Macmillan Inc. v Bishopsgate Investment Trust Plc

JurisdictionEngland & Wales
Judgment Date10 May 1993
Judgment citation (vLex)[1993] EWCA Civ J0510-3
Date10 May 1993
CourtCourt of Appeal (Civil Division)
Docket NumberNo. CHANI 93/0480/B

[1993] EWCA Civ J0510-3





(Mr. Justice Millett)

Before: Lord Justice Dillon Lord Justice Kennedy and Sir Roger Parker

No. CHANI 93/0480/B

Macmillan Inc.
Bishopsgate Investment Trust Plc

LORD IRVINE and MR. M. ROSEN, Q.C. (instructed by Messrs. Herbert Smith) appeared on behalf of the Appellants.

MR. M. BRINDLE Q.C. (instructed by Messrs. Freshfields) appeared on behalf of the Respondents.


( )


A short point is taken on the opening of this appeal that the appeal has been settled. The appeal is brought by the plaintiffs in the action, Macmillan Incorporated, against an order of Mr. Justice Millet of the 18th December, whereby he refused to order a Mr. Haas, who is not a party to the action but was a witness giving evidence on behalf of the second defendants, to produce copies of certain documents in his possession.


It is common ground that leave to appeal was necessary because the order was interlocutory and was refused by the judge and had, therefore, to be obtained by the plaintiffs from the single judge.


They made application for leave to appeal. While that was pending there was an offer by Messrs. Herbert Smiths', on behalf of the appellants to Messrs. Freshfields on behalf of the second defendants, and Mr. Haas in particular, to settle on a "drop hands" basis, namely that the application for leave to appeal be withdrawn, each side bearing its own costs of the appeal and in the court below. There was a counter-offer by the solicitors for Mr. Haas which was to the effect that Mr. Haas' counsel's fee in the court below should be paid by the plaintiffs and that Mr. Haas himself should be released from all further cross-examination at the trial.


That was rejected by Herbert Smiths' following a telephone conversation between Mr. Lawrence, of Mr. Haas' solicitors, Freshfields, and an assistant of Mr. Anderson of Herbert Smiths'.


On the 24th March Mr. Anderson sent a telex to


Mr. Lawrence saying: "Dear Mr. Lawrence, Macmillan-v- Haas: I have taken instructions following your recent telephone conversation with Jill McGlennon, we are not prepared to accept any conditions over and above the simple 'drop hands' type of settlement I outlined and we are accordingly pressing ahead with our application for leave".


The crucial question is whether that fax is to be construed as renewing the offer to settle on the "drop hands" basis, abandoning any appeal with no order as to costs of the appeal and in the court below, leaving further cross-examination of Mr. Haas to take place before the trial judge.


What happened after that was that there was a further telephone conversation, on the 25th or 26th March, between Mr. Lawrence and Mr. Anderson. Neither kept a contemporary note but, on what each has said of it, it does not appear to have taken matters much further.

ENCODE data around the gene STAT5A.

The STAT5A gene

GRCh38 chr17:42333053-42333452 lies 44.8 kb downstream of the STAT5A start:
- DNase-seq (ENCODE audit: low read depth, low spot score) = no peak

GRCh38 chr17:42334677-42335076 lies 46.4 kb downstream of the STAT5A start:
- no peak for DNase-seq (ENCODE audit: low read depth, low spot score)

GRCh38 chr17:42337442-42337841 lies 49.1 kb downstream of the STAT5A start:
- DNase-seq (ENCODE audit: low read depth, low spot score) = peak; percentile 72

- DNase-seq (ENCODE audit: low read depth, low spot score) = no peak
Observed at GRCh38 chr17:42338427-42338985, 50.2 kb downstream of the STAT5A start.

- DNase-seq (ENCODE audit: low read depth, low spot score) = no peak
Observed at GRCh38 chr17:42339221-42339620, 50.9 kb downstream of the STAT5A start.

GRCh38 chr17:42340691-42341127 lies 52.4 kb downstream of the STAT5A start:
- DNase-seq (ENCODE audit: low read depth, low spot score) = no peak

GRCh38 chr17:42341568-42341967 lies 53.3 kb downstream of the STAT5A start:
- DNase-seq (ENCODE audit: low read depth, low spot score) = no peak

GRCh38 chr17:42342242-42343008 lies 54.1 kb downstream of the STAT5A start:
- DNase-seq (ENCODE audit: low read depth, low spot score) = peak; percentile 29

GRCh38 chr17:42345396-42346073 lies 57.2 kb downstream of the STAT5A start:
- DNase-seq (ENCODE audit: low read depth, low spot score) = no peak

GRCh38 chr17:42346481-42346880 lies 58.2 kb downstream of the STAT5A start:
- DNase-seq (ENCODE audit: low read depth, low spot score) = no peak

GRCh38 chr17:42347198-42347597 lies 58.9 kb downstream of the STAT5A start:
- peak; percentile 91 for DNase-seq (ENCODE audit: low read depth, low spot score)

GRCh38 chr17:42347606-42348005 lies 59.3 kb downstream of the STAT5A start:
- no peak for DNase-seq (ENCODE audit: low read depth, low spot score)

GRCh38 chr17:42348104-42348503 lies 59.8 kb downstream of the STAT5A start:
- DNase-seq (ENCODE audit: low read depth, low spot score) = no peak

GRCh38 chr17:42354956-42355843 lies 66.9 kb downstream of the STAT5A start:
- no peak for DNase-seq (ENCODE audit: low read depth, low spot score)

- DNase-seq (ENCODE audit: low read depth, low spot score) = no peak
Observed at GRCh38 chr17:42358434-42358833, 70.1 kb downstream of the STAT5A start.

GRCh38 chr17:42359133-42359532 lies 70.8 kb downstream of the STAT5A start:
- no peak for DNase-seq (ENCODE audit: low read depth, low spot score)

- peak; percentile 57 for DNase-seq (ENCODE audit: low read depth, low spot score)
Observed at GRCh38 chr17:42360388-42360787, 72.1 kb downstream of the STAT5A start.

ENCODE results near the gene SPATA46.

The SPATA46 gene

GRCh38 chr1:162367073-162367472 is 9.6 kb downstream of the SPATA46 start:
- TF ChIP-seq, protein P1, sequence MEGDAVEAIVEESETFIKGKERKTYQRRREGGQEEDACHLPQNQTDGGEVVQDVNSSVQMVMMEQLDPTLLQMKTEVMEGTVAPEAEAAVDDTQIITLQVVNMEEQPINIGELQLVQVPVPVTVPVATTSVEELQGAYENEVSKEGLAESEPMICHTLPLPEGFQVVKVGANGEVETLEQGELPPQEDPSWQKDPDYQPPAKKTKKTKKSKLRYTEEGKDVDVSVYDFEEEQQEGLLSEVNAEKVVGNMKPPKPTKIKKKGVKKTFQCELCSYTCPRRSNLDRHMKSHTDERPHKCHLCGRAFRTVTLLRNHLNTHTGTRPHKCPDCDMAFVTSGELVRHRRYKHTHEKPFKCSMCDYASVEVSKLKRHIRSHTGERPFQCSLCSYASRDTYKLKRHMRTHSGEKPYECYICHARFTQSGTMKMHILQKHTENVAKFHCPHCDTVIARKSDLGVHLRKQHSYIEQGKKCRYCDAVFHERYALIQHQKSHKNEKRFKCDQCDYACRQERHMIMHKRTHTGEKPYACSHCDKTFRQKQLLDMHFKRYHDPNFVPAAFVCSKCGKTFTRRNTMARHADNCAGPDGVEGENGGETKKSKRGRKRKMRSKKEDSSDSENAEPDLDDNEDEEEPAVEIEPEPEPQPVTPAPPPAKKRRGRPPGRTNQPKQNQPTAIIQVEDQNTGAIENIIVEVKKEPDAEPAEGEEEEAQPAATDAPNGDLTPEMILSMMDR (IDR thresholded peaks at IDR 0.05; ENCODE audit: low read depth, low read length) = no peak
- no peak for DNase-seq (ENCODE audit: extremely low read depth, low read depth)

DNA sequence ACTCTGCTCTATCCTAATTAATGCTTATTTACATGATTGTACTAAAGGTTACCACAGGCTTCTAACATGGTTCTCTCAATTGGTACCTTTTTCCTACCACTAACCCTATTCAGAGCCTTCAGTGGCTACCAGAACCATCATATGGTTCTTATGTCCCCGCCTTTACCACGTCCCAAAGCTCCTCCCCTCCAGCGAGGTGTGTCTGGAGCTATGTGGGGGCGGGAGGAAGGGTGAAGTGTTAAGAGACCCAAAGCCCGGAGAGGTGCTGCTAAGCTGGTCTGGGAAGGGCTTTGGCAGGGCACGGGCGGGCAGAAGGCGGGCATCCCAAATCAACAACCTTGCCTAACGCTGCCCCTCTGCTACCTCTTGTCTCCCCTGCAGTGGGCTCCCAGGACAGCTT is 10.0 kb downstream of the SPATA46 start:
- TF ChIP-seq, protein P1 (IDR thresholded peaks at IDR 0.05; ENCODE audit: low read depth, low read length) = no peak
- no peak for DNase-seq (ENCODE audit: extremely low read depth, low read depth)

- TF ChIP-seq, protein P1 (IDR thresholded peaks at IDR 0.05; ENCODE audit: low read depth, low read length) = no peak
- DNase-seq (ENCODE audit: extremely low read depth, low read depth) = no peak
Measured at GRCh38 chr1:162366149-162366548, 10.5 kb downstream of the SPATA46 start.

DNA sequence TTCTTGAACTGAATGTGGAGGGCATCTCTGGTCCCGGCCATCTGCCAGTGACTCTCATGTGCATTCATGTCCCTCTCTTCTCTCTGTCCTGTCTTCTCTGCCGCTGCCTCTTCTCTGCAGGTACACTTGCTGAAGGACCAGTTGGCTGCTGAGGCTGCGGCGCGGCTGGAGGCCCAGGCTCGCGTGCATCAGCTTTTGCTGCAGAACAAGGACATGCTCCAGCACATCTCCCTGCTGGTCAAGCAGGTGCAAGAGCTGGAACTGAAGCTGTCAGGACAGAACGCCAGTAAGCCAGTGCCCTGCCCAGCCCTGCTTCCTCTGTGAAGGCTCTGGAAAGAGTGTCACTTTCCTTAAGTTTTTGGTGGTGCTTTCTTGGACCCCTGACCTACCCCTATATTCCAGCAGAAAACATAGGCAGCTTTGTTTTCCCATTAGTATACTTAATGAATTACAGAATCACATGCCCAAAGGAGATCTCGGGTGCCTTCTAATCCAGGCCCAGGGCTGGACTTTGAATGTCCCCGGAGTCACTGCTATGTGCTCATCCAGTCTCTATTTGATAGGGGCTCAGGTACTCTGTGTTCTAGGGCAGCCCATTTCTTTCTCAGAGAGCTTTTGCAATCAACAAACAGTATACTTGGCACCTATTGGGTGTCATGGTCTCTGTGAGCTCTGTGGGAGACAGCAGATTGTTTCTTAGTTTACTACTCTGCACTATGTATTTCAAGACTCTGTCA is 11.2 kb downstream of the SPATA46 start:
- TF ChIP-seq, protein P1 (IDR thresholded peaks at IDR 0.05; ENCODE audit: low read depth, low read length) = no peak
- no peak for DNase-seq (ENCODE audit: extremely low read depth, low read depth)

On the 30th March, Lord Justice Hoffmann granted Macmillan leave to appeal. On the 8th April, having been told that leave to appeal had been granted and having taken further instructions, Freshfields sent a fax to Herbert Smith purporting to accept the "drop hands" offer purportedly contained in the fax of the 24th March. The same day Herbert Smith replied by fax stating: "The offer made by our clients is no longer open".


The crucial question then is: after the rejection of Freshfields' counter-offer, was the offer of a "drop hands" simple type of settlement made afresh in the fax of 24th March 1993? That depends entirely on the words used in the context in which they were used. In my judgment, they do not amount to an offer. They are merely an invitation to treat. Accordingly, there was no offer to be accepted and there has been no compromise of the appeal.


I agree.




This is an appeal by the plaintiff in the action Macmillan Inc., a company incorporated under the laws of the State of Delaware in the USA, pursuant to leave granted by Lord Justice Hoffmann, against an order made by


Mr. Justice Millett on 18th December 1992, in the course of the trial of this action.


The question arose in the course of the cross-examination on behalf of the plaintiffs of a Mr. Haas, who had been called as a witness on behalf of the second defendants, Shearson Lehman Brothers Holdings PLC. In the trial the plaintiffs called for the production, by Mr. Haas, of copies in his possession of transcripts of his private examination, pursuant to section 236 of the Insolvency Act 1986, by the liquidators of a company called "Bishopsgate Investment Management Limited", which has been referred to as "BIM".